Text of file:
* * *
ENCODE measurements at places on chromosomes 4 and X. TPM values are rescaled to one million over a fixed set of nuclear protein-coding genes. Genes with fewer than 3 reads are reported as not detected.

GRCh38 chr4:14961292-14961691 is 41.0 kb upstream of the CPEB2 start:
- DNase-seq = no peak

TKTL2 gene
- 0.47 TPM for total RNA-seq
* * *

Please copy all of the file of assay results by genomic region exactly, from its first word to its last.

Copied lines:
ENCODE measurements at places on chromosomes 4 and X. TPM values are rescaled to one million over a fixed set of nuclear protein-coding genes. Genes with fewer than 3 reads are reported as not detected.

GRCh38 chr4:14961292-14961691 is 41.0 kb upstream of the CPEB2 start:
- DNase-seq = no peak

TKTL2 gene
- 0.47 TPM for total RNA-seq